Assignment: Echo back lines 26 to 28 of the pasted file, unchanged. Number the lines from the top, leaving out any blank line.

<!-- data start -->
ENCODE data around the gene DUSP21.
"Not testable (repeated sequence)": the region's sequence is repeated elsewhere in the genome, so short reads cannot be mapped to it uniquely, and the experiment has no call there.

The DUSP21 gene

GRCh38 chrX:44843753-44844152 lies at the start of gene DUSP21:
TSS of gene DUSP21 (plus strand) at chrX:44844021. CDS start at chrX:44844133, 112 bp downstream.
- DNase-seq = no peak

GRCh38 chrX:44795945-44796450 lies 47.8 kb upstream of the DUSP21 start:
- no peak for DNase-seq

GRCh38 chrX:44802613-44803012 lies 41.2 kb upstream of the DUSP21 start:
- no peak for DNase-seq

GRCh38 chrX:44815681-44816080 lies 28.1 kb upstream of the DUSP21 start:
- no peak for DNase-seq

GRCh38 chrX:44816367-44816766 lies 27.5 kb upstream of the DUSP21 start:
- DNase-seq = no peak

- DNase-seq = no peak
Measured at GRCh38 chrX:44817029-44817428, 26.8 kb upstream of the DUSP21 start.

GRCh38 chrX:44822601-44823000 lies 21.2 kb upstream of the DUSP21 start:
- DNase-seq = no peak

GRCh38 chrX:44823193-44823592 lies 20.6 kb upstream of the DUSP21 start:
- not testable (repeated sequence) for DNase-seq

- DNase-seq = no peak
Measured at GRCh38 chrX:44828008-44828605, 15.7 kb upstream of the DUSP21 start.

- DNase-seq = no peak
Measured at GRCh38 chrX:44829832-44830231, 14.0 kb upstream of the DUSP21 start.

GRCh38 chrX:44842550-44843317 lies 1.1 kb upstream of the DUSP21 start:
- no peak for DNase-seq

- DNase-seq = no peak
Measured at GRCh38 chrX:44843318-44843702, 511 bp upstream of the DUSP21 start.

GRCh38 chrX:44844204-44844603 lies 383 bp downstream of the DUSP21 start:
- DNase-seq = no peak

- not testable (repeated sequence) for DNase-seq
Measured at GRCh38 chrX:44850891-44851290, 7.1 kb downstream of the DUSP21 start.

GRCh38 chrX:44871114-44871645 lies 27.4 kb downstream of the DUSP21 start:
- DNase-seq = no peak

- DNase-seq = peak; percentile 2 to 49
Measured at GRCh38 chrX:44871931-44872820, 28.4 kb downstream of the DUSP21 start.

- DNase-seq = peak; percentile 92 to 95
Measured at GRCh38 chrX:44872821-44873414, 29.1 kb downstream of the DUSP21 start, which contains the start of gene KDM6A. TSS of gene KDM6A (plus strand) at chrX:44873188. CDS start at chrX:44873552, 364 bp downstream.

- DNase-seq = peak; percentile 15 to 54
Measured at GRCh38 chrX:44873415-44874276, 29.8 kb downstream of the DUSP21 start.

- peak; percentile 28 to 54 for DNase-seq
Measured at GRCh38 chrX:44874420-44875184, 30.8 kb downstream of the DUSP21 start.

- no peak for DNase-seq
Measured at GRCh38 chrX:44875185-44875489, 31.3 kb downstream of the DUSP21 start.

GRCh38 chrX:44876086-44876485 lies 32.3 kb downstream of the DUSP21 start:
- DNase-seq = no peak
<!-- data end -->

- no peak for DNase-seq

- DNase-seq = no peak
Measured at GRCh38 chrX:44843318-44843702, 511 bp upstream of the DUSP21 start.